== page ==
“So, where does all our donation money go to?”
Besides providing pro bono, donation-based feral bee rescues for residents throughout Texas, our focus–and money–goes towards innovative and forward-thinking projects. Each of these initiatives vary in their goals, yet they all have one thing in mind: integrating bees into urban environments.
Primarily because our friends, the honeybees, have been undergoing a great decline in population over the last several years. By integrating bees into urban settings that people also thrive in, a healthy and cooperative relationship can be formed that is based on the mutual benefits that each one offers the other. In this way, we get to promote the inclusion of honeybees into our daily environments and show others how essential they are to us.
“What projects are you working on and how will they help?”
Currently we have a few main focus areas that are outlined below and are based on the integration of bees within the environments of schools, businesses, and correctional complexes. Each focus area is then subdivided into specific projects. Really want to explore how we’re helping? Take a look!
Educating people about bees is something we do daily, but one of the reasons we love getting out of bed in the morning is because of the opportunities we have to teach children in schools all across Central Texas. Always full of energy and ever curious, teaching children the art of good beekeeping is fun for all involved.
Since 2012, we have provided beekeeping courses to children ranging in age from elementary school to high school. Currently, we have hives at Lanier High School, Austin Achieve Public School, and the Austin Montessori School.
We believe in bringing experiential learning back to the school environment, where students can learn hands-on knowledge about honey bees in a safe and monitored setting. The students learn everything from setting bee hives and checking for queen and swarm cells to supplementing the hives with homemade herbal remedies. Additionally, they learn to utilize the byproducts of their hives to craft their own unique lip balm. Through our courses, we offer the ability for students to greater understand bees role in the ecosystem, what services honey bees offer to the world, and what humans can do to help, and hurt, honey bees.
Too often, children are imparted with a visceral aversion to bees due to associating them with pain. We feel this fear response is from a misunderstanding of the (usually) docile nature of bees. A fearful approach to bees can lead to unnecessary exterminations and, ironically, more stings, since bees get increasingly more aggressive as they sense fear pheromones. Throughout our course, students will learn to respect bees, and not fear them. That distinction can help bring about a paradigm shift as to how future generations will look upon the honey bee species and, hopefully, save bees in the future!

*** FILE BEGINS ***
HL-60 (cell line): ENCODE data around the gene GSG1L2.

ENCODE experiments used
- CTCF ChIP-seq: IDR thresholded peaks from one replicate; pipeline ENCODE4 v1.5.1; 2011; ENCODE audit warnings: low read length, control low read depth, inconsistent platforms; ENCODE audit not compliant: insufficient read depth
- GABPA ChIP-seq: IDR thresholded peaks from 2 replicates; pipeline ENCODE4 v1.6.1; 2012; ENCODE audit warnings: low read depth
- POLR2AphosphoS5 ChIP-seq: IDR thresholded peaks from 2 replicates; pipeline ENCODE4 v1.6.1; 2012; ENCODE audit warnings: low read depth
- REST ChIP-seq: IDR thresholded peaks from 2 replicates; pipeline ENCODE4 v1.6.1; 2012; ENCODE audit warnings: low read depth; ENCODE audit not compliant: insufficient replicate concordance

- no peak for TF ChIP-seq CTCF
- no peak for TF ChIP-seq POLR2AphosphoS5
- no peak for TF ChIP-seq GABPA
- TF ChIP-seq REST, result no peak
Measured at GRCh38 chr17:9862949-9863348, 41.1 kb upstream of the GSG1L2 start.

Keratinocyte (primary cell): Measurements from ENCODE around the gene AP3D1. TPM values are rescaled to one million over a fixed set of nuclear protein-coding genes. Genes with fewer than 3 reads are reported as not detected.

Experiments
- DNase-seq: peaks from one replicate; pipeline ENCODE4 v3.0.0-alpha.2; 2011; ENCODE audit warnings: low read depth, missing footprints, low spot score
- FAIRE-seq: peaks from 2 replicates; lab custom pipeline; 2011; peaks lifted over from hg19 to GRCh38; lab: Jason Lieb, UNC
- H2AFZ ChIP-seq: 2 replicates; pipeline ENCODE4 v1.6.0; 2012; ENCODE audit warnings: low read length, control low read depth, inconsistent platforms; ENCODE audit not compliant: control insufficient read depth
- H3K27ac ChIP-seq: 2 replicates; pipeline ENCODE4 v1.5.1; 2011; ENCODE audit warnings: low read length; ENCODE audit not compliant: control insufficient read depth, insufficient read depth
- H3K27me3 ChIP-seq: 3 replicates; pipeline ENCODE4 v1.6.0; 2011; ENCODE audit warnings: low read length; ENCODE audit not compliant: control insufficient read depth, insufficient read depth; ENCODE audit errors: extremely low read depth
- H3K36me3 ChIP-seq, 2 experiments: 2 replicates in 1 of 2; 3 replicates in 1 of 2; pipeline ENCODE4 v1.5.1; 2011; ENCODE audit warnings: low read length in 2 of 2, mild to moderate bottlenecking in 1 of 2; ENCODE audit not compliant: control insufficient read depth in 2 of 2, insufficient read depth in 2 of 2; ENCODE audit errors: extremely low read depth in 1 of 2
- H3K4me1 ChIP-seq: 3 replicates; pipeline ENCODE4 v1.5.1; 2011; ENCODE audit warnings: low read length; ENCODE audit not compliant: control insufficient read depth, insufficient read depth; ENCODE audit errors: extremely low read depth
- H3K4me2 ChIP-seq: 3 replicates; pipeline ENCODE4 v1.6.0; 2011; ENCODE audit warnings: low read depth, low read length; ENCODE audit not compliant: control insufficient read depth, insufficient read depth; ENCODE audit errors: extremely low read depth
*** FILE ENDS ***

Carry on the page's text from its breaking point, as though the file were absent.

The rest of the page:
At one of our schools–Lanier High School–we have raised over $4,000 for one of our aspiring beekeepers, Tram Le. That money–raised through honey and lip balm sales at Le Bees–will help pay her college tuition.
Schools We Teach
Here at AHBPA, one of our primary focus areas is to bridge the gap between people and nature, humans and honeybees. Businesses growing out of our cold corporatocracy normally offer little in the way of bringing us back to those roots and mending this growing gap. In order to reverse this trend, we have been partnering with businesses across the area to show just how beneficial nature can be to them.
In addition to installing and managing apiaries on the rooftops of businesses, we also provide full-scale vertical growing panels that support the hives and grow delicious food for the residents. This is a sweet deal that is great for the bees, great for the crops, and great for the business that gets to harvest the food and honey above! (We like to call this a natural symbiosis.)
At the Omni Colonnade in San Antonio, we installed 10 bee hives for our first San Antonio pilot rooftop apiary program. Additionally, we have added a Vertical Growing System on the roof which emphasizes sustainable green practices predicated on efficient water usage and maximized herb and vegetable produce.
Omni Colonnade Executive Sous Chef, Samuel Boisjoly, will be incorporating not only the vegetables and herbs grown on the roof, but also will utilize the honey harvested from the hives for cooking and marinating.
In support of our bee relocation efforts, the Circuit of the Americas has donated 5 acres of unused land due west of their race track for permanent bee placement. Not only do we have an abundance of bees, but have also discussed future plans for incorporating an organic garden and, possibly, some other live animals (like goats) for cheese making.